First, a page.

The band’s survivors found out around noon, as they checked into Moorhead’s Hotel Comstock. Tommy was able to reach his mother before the news hit, telling her of the coin flip and the last-minute change of plans.
The band went on that night in a daze and, at the promoter’s insistence, continued the tour … for a cut rate, because most of the big-name draws were no longer performing.
Jennings later told of how Holly needled him about not taking the plane, joking: “I hope your damned bus freezes up again.” Jennings’ reply, which haunted him for years: “Well, I hope your ol’ plane crashes.” He never forgave himself.
Allsup’s wife at the time had a belt made for him, featuring the lucky 50-cent piece fashioned into a custom buckle shaped like a horseshoe. At last report, the talisman was kept tucked away in a safe-deposit box. In the late ’80s, he opened a short-lived honky-tonk in Dallas – Tommy’s Heads Up Saloon, a reference to the lucky toss.
As time marched on, the plane crash stood for some as the moment America lost its bobby-sox innocence, ending the giddy effervescence following World War II and ushering in a decade marked by civil unrest, political assassinations, the Vietnam War and a new cynicism.
Thirteen years later, folk singer Don McLean immortalized the tragedy with the epic 8-minute, 33-second hit “American Pie.” It was an ode to the end of an era. He declared Feb. 3, 1959, “The Day the Music Died.”
Tommy Allsup’s wallet made its way back home in 1977. On a lunch break from a recording session of a studio album – ironically enough, Don McLean’s tribute to Buddy Holly – he went to check his mail, returning with a small box with an Iowa postmark and return address from the Cerro Gordo County Sheriff’s Department. Inside: the worn leather wallet and its contents, recovered from the wreckage.
McLean blanched when Allsup showed him, and took an hour-long break from the session. When he returned, Allsup recalled, a shaken McLean declared: “We’re going to do some original songs. We’re not doing any more Buddy Holly songs.”
Allsup kept performing and producing until the end, touring at home and abroad, winning accolades including a Grammy Award and induction into the Oklahoma Music Hall of Fame.
He died Jan. 11, 2017, at the age of 85, 57 years and 11 months after he was booked on the doomed flight, and was laid to rest at Fairview Cemetery in Owasso.
Vince Gill performed at his memorial service. Paul McCartney, who considered him one of rock’s greatest guitarists, sent flowers.
Late in his life, Allsup talked to an interviewer about the February night: “I still think about it nearly 60 years later. I’m mighty thankful to still be here. I don’t really dwell on it any more than I have to.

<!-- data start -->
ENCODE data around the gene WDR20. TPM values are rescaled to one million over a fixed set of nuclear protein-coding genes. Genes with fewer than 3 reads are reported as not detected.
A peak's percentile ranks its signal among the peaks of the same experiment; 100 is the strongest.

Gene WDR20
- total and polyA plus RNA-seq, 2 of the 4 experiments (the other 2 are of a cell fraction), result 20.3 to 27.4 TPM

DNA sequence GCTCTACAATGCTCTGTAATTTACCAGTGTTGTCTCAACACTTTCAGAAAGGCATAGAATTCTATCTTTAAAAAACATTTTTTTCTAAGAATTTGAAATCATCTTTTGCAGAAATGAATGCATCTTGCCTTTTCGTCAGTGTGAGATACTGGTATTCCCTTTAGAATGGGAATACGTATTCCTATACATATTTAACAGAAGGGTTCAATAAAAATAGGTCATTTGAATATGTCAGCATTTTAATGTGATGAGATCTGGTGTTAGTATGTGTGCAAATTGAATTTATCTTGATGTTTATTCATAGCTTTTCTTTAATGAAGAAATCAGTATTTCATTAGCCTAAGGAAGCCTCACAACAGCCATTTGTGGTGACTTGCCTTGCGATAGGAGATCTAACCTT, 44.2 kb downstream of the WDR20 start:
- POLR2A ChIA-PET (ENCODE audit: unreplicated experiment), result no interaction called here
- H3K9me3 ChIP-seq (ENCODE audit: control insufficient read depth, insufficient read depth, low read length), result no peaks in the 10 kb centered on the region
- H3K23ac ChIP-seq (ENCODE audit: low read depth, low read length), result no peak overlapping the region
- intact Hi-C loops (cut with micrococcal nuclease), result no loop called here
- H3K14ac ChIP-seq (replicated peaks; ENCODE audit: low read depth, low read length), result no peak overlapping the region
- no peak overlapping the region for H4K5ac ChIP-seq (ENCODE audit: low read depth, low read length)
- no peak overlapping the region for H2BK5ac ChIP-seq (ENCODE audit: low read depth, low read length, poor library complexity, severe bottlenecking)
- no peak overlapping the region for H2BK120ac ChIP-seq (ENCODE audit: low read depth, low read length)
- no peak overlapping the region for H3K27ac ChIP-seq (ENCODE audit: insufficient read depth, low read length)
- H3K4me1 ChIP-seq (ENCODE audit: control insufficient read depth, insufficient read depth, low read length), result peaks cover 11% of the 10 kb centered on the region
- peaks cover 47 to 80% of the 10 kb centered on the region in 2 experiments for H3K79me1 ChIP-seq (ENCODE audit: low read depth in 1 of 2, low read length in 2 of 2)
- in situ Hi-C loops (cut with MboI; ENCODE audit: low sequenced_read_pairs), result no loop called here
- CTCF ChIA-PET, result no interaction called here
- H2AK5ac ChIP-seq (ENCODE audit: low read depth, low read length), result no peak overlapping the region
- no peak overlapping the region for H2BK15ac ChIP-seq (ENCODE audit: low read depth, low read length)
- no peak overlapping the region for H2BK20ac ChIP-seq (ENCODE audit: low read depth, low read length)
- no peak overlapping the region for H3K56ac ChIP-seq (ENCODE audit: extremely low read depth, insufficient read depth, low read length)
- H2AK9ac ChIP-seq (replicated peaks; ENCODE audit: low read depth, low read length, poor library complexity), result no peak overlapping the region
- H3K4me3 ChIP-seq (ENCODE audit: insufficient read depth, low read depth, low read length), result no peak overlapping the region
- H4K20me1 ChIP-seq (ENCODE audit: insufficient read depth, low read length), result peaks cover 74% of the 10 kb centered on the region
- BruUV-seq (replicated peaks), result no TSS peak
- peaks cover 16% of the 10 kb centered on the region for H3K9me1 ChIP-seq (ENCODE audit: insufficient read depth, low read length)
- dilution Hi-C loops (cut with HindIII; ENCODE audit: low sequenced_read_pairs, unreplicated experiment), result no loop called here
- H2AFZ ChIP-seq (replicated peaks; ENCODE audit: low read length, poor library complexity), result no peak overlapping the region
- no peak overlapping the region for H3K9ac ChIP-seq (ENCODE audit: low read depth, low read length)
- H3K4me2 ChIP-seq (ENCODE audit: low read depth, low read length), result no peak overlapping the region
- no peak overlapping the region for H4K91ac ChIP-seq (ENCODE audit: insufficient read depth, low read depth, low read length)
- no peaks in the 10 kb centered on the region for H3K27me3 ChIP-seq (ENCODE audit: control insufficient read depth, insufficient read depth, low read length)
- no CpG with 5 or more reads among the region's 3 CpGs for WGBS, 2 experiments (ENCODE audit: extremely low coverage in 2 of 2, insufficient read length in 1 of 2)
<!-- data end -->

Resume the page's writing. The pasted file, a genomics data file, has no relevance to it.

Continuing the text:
“I guess my philosophy just makes me keep looking forward. I try to forget about yesterday, since I can’t do anything about what’s already happened. I know I don’t have tomorrow, ’cause it’s not here yet. Mostly, I can only do something about today, so I try to live it to the fullest and do what I’m supposed to.
“You can’t dwell on the past. You just have to keep moving on.”
His wallet, however, continues to tour. In the 1990s, it made its way into the world’s largest collection of rock memorabilia. It now tours the nation, from music festivals to concert venues, as part of Hard Rock Cafe International’s “Gone Too Soon” exhibition.
Traveling with John Lennon’s round glasses, Janis Joplin’s hand-painted poncho, Kurt Cobain’s scribbled notes, Michael Jackson’s studded leather jacket and Jimi Hendrix’s Gibson guitar, Tommy Allsup’s wallet – contents fanned out, frozen in time like a Vesuvius-struck Pompeii – is framed and under glass.
Jeff Nolan manages Hard Rock’s archive of treasures. As curator and historian for the 80,000-piece collection of pop music memorabilia, including tricked-out guitars, sequined costumes and framed gold records, he is often asked which is his favorite.
His answer, in interview after interview: Tommy Allsup’s wallet. More than one surprised interviewer then follows up: Who is Tommy Allsup? Nolan will smile, and begin to tell the tale of the 12th of 13 children born on his mother’s allotment in Owasso, who won by losing a flip of a coin.
‘It Gave Me the Chills’
Bob Dylan on Buddy Holly’s magnetism
Eighteen-year-old Robert Zimmerman of Hibbing, Minn., was in attendance at the Jan. 31, 1959, concert at the Duluth Armory to watch Buddy Holly and the Crickets perform on the Winter Dance Party tour. Two nights later, Holly died in the fatal plane crash. More than half a century later, the musician now known as Bob Dylan credited that evening as a key to his artistic success, noting in his June 5, 2017, lecture in accepting the Nobel Prize for Literature:
“If I was to go back to the dawning of it all, I guess I’d have to start with Buddy Holly. Buddy died when I was about 18 and he was 22. From the moment I first heard him, I felt akin … He was the archetype. Everything I wasn’t and wanted to be. I saw him only but once, and that was a few days before he was gone. I had to travel a hundred miles to get to see him play, and I wasn’t disappointed. He was powerful and electrifying and had a commanding presence. I was only six feet away. He was mesmerizing. I watched his face, his hands, the way he tapped his foot, his big black glasses, the eyes behind the glasses, the way he held his guitar, the way he stood, his neat suit. Everything about him. He looked older than 22. Something about him seemed permanent, and he filled me with conviction. Then, out of the blue, the most uncanny thing happened. He looked me right straight dead in the eye, and he transmitted something. Something I didn’t know what. And it gave me the chills.”